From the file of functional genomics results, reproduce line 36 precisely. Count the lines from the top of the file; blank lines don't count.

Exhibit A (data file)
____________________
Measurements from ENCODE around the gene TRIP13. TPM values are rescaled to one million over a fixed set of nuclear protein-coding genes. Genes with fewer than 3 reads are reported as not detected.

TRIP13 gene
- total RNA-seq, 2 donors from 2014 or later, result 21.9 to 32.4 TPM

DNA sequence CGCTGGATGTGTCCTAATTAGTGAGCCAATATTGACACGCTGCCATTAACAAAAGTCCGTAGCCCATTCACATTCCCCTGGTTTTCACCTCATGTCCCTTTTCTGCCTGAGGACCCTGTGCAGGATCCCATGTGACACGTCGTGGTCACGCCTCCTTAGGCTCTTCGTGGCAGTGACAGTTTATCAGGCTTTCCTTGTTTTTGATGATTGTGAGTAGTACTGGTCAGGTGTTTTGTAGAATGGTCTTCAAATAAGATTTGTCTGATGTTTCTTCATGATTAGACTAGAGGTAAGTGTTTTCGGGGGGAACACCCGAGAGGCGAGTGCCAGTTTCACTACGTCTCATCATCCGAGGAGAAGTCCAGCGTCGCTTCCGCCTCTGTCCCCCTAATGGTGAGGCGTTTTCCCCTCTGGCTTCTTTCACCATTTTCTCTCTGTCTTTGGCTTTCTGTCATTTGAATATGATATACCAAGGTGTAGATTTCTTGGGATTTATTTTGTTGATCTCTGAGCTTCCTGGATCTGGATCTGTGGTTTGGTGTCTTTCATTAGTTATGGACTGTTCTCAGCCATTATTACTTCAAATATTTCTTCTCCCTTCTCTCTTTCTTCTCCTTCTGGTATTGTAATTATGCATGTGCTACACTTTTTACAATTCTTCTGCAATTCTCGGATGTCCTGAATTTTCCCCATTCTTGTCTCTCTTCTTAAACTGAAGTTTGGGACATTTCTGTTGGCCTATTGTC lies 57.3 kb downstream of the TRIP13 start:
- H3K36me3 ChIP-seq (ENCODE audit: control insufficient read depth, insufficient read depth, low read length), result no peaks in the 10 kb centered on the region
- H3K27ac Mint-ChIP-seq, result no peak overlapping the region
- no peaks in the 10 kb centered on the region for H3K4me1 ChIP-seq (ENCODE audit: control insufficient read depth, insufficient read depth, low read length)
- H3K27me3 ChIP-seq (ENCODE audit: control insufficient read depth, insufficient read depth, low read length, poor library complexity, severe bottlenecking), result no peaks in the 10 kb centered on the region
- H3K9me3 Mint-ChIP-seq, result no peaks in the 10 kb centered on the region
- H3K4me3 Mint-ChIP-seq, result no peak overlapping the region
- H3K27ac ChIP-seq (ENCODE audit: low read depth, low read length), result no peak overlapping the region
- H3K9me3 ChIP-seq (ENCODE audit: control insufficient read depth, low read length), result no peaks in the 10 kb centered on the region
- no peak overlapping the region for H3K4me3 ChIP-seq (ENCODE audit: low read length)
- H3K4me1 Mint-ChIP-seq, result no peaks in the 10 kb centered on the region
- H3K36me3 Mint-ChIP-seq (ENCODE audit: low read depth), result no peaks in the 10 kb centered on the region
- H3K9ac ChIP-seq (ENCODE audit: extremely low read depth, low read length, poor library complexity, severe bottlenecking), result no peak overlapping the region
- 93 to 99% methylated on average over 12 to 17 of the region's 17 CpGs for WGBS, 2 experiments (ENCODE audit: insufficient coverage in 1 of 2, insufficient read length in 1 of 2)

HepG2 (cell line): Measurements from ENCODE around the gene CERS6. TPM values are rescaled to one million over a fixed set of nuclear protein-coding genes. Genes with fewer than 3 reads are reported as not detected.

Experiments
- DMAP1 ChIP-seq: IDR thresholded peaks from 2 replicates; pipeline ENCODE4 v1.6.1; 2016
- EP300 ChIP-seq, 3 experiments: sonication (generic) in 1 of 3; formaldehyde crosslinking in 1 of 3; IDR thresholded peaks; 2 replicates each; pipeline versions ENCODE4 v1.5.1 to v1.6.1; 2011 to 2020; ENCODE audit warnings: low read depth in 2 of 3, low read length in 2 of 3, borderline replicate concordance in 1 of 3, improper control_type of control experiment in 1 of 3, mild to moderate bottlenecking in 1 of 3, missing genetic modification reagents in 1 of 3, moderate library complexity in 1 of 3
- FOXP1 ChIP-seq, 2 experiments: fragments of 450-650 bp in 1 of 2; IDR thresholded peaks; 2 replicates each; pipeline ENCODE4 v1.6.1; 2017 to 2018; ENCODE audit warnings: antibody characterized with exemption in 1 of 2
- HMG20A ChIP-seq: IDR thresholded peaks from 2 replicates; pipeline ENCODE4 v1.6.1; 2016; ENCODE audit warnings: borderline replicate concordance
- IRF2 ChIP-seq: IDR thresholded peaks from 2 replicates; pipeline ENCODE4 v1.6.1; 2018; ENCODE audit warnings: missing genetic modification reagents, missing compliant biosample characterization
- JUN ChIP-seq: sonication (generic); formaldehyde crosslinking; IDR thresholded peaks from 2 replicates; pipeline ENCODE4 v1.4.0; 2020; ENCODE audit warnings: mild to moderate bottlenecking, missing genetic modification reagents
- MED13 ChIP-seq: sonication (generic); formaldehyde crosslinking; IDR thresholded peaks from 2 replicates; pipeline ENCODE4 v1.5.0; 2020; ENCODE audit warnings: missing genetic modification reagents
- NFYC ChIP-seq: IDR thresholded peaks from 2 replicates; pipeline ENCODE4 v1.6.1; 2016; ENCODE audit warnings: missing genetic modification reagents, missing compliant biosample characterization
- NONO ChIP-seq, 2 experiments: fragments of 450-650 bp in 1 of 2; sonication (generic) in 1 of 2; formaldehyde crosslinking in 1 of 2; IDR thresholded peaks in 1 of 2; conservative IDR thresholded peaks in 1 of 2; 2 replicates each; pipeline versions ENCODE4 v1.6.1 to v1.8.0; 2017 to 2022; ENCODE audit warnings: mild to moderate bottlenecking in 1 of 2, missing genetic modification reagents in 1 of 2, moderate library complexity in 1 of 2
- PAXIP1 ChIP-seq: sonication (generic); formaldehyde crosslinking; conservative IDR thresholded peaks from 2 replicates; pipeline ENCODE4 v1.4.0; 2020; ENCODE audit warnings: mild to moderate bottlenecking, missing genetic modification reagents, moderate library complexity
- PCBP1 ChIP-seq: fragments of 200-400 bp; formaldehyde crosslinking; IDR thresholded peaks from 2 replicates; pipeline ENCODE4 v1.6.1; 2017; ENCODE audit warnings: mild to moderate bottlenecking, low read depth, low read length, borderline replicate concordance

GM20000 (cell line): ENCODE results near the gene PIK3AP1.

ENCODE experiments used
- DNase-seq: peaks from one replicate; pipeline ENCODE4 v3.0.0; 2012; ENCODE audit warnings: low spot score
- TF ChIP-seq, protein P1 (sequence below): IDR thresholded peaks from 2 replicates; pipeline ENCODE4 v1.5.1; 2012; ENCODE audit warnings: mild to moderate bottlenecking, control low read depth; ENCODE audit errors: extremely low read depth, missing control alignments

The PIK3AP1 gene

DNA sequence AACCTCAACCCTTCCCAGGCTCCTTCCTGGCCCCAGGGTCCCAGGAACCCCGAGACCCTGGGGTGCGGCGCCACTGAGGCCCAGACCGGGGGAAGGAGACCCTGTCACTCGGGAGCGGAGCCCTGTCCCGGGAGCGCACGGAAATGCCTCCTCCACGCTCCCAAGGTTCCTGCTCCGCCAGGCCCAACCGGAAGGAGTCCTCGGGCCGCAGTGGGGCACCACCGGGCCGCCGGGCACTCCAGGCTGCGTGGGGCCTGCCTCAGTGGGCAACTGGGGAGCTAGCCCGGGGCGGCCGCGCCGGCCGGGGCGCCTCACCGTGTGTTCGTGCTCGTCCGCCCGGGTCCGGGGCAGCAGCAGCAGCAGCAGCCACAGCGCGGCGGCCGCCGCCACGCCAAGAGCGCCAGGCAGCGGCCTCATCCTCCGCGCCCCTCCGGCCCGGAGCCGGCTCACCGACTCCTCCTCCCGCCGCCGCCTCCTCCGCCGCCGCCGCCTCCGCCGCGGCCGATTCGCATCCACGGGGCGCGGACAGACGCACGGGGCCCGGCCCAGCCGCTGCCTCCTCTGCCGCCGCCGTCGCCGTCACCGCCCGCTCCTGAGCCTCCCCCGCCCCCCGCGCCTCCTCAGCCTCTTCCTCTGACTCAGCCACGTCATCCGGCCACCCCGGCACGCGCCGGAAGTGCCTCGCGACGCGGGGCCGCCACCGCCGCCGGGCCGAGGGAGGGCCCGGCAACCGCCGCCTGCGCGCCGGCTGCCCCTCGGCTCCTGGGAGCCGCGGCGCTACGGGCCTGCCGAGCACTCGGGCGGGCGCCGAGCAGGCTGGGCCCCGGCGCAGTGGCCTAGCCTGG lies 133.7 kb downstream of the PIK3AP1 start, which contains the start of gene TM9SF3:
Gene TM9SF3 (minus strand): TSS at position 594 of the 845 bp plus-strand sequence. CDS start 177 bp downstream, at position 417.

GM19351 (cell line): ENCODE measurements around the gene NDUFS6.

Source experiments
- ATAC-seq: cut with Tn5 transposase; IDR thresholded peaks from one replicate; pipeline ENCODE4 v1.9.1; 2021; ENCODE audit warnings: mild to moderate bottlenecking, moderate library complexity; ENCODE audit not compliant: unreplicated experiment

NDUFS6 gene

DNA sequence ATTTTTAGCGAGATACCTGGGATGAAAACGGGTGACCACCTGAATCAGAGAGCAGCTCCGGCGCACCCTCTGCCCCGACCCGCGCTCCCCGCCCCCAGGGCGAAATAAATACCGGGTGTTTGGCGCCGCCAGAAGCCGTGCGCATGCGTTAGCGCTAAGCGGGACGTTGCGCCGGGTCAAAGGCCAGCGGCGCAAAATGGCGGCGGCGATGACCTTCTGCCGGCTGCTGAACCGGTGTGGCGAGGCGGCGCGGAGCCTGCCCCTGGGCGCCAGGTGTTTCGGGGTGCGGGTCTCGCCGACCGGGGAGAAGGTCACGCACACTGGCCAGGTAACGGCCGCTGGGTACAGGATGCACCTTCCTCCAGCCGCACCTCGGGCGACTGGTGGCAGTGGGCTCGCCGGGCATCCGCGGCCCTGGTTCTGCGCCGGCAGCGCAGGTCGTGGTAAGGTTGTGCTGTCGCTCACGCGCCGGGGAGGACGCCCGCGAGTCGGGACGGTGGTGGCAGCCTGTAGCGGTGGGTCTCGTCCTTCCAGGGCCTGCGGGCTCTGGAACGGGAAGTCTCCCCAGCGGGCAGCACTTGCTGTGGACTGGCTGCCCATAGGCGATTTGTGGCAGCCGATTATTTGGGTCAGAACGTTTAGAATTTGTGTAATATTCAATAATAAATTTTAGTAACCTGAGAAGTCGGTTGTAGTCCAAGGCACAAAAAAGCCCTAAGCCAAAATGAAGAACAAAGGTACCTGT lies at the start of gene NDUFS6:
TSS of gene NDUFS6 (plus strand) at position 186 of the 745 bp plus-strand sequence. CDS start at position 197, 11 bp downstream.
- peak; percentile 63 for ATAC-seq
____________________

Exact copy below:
DNA sequence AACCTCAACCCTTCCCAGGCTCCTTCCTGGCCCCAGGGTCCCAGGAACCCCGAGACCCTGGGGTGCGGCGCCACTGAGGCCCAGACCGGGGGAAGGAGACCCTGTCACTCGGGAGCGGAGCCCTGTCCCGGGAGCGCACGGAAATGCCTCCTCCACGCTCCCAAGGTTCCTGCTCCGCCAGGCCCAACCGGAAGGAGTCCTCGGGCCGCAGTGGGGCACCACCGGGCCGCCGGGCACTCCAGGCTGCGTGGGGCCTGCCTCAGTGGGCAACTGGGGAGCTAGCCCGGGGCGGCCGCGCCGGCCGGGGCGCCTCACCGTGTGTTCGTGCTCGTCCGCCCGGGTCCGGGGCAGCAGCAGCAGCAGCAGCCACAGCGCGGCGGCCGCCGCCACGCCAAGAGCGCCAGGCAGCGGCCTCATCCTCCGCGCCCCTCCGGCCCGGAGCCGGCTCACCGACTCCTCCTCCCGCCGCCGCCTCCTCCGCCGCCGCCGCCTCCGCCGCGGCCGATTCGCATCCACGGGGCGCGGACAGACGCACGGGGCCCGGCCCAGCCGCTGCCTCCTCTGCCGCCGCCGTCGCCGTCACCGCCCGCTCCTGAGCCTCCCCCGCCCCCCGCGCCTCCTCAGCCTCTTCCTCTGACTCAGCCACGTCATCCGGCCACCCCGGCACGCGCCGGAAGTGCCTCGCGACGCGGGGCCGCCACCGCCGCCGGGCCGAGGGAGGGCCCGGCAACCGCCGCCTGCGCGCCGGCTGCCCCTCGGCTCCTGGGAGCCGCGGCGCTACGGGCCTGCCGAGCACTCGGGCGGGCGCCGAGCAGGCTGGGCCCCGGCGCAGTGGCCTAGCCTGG lies 133.7 kb downstream of the PIK3AP1 start, which contains the start of gene TM9SF3: